Friday July 1, 2022

Los Angeles Times

Unprecedented dryness across the western United States is meeting with increasingly warm temperatures to create climate conditions so extreme that the landscape of California could permanently and profoundly change, a growing number of scientists say.

The Golden State’s great drying has already begun to reduce snowpack, worsen wildfires and dry out soils, and researchers say that trend will likely continue, along with the widespread loss of trees and other significant shifts.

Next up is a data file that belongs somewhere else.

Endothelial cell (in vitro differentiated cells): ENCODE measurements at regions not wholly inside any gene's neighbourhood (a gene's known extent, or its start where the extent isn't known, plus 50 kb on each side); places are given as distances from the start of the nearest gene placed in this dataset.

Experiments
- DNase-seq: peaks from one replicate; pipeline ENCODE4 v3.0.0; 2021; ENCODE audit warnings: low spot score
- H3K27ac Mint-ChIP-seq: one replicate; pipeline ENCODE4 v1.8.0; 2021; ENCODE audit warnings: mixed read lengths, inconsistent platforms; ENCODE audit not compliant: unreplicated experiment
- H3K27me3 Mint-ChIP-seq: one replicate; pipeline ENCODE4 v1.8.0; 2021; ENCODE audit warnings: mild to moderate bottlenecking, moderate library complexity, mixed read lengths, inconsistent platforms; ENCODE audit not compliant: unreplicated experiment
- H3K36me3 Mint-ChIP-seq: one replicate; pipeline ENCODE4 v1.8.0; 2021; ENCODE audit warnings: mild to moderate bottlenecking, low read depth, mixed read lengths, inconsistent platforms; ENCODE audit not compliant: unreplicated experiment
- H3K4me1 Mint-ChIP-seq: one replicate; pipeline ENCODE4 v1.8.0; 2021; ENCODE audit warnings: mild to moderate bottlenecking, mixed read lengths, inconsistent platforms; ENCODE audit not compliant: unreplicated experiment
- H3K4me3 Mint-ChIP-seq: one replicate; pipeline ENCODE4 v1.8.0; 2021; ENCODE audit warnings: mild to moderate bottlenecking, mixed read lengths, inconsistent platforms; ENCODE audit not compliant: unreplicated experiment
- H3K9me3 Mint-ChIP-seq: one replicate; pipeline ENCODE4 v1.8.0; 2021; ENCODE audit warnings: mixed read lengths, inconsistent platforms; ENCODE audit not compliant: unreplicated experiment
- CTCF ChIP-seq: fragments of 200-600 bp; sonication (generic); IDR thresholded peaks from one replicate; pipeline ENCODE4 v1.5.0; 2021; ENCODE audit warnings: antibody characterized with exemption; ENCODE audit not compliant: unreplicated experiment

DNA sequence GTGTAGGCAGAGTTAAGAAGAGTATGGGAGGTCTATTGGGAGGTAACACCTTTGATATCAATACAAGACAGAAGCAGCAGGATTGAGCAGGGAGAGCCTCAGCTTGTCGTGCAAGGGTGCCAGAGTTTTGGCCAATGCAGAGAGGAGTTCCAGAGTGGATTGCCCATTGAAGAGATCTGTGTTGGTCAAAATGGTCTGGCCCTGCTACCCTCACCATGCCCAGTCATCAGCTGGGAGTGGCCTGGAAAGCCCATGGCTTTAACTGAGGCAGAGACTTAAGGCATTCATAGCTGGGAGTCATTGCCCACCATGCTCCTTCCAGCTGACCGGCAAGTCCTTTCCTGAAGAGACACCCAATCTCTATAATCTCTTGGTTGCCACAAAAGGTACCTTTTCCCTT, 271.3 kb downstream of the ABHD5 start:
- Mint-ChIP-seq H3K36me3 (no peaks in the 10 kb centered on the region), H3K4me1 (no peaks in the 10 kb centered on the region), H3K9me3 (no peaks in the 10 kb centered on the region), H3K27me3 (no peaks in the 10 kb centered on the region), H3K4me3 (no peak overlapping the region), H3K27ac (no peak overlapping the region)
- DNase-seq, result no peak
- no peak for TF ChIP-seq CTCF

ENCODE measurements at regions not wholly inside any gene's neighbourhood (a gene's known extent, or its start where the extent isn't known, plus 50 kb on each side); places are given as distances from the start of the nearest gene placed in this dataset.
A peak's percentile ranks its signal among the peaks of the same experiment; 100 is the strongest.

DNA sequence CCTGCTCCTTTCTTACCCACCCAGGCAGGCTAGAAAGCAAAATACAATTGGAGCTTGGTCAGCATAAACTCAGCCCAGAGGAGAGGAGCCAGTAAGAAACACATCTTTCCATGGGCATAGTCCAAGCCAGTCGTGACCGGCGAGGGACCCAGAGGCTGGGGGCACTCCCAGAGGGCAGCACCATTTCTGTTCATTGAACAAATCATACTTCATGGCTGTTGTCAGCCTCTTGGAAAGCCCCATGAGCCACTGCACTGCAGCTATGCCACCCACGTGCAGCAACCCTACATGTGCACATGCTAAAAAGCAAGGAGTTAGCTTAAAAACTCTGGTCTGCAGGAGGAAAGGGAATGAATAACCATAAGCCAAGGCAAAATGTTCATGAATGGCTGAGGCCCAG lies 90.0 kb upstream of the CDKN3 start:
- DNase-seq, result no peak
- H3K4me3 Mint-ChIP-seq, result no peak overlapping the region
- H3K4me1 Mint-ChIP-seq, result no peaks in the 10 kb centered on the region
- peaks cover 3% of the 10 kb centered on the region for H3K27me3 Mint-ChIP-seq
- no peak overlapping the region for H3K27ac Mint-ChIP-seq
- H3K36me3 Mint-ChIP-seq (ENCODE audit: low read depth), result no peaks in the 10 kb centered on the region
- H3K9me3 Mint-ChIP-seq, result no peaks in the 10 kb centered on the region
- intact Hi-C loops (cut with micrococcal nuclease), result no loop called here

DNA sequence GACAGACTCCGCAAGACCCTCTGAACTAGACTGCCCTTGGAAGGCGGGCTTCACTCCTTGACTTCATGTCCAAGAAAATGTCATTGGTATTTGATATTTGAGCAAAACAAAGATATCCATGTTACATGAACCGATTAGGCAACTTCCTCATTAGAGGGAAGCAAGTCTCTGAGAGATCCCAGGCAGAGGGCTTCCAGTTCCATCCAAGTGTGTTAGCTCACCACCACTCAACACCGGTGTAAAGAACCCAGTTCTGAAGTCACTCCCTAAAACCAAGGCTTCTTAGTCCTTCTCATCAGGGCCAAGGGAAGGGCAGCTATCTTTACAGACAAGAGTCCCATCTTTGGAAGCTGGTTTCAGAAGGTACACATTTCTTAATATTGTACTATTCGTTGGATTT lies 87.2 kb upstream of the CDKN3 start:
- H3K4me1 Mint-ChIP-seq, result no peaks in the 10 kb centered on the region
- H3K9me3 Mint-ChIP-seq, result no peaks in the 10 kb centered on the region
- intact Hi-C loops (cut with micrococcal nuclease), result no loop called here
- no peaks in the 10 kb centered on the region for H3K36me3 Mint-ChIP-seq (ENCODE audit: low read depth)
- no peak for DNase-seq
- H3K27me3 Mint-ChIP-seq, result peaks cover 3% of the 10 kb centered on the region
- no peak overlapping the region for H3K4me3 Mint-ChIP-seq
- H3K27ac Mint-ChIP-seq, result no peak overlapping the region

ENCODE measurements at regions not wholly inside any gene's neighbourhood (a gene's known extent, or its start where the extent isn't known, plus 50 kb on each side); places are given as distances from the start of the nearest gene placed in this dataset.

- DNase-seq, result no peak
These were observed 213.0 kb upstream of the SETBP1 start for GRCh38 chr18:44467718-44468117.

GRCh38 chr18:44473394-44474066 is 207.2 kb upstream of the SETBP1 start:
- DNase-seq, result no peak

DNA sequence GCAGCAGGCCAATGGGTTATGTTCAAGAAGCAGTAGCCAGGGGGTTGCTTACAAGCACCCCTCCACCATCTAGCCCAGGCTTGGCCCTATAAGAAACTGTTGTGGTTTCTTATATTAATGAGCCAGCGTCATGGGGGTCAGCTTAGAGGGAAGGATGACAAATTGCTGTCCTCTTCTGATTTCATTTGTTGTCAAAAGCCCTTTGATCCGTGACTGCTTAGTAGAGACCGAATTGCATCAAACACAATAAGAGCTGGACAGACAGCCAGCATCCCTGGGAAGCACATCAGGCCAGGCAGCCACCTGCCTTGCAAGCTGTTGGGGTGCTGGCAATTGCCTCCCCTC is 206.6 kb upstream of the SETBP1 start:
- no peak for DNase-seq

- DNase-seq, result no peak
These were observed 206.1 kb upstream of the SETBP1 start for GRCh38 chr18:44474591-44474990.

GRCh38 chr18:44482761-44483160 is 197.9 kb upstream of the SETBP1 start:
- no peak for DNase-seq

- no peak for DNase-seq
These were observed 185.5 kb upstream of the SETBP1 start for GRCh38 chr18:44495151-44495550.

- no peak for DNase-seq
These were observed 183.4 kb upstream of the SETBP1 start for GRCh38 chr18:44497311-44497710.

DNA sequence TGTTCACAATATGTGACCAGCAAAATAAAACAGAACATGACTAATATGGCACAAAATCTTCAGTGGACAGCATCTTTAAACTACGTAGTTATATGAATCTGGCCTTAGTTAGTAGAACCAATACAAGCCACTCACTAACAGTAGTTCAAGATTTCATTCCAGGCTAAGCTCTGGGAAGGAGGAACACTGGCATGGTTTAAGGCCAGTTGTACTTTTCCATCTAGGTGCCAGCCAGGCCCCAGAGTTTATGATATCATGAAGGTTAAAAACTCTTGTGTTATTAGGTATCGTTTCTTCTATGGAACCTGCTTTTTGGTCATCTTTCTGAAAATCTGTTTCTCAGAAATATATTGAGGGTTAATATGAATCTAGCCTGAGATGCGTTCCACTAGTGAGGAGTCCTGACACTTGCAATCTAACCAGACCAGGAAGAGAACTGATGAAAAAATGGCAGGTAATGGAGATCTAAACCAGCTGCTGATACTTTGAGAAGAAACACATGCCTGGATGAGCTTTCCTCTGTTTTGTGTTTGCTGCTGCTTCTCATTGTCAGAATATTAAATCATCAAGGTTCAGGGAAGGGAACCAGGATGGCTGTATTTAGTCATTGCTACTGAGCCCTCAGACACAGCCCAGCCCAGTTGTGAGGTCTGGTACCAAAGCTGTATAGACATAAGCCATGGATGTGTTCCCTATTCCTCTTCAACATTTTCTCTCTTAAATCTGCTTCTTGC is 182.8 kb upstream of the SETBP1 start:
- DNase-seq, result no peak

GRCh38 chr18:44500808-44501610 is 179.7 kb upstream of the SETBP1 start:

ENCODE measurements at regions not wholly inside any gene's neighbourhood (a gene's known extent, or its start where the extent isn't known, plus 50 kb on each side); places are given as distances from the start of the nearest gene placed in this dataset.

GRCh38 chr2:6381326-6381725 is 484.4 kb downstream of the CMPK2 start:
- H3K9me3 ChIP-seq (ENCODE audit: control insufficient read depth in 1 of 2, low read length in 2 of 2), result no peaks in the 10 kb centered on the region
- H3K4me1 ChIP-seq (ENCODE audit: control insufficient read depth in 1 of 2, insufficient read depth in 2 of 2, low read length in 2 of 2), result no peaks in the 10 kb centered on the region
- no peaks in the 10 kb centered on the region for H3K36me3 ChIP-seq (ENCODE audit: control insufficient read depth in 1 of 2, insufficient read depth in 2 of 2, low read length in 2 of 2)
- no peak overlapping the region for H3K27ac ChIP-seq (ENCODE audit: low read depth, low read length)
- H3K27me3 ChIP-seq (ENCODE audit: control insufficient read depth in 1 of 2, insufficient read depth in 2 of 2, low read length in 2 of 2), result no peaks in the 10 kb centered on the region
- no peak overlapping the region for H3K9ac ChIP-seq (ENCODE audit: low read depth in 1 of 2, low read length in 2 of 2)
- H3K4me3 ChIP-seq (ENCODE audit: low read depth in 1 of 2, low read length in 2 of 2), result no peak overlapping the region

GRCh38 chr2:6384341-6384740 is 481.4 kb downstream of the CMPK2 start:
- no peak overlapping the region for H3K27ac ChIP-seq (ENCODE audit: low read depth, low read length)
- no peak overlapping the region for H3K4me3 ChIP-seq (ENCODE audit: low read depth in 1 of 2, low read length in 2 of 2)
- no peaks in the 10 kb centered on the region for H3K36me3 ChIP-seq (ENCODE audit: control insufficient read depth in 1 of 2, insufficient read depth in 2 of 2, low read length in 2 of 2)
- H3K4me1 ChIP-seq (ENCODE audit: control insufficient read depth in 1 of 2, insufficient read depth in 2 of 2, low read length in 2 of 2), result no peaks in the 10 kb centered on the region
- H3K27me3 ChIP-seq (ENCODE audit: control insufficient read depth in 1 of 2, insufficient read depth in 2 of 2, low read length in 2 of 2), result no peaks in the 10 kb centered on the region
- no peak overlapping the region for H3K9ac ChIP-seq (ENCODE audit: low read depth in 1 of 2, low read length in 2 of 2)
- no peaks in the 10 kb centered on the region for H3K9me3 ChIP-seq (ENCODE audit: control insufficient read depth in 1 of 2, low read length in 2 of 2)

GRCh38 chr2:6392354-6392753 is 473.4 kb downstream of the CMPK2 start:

Some say what’s in store for the state could be akin to the conditions that drove people thousands of years ago to abandon thriving cities in the Southwest and other arid parts of the world as severe drought contributed to crop failures and the crumbling of social norms.

But unlike in those ancient civilizations, California’s current transformation is being accelerated by carbon emissions and human-caused climate change, which is creating not only longer and more severe droughts, but also hotter ones. It’s a process known as aridification, and many say it’s here to stay.

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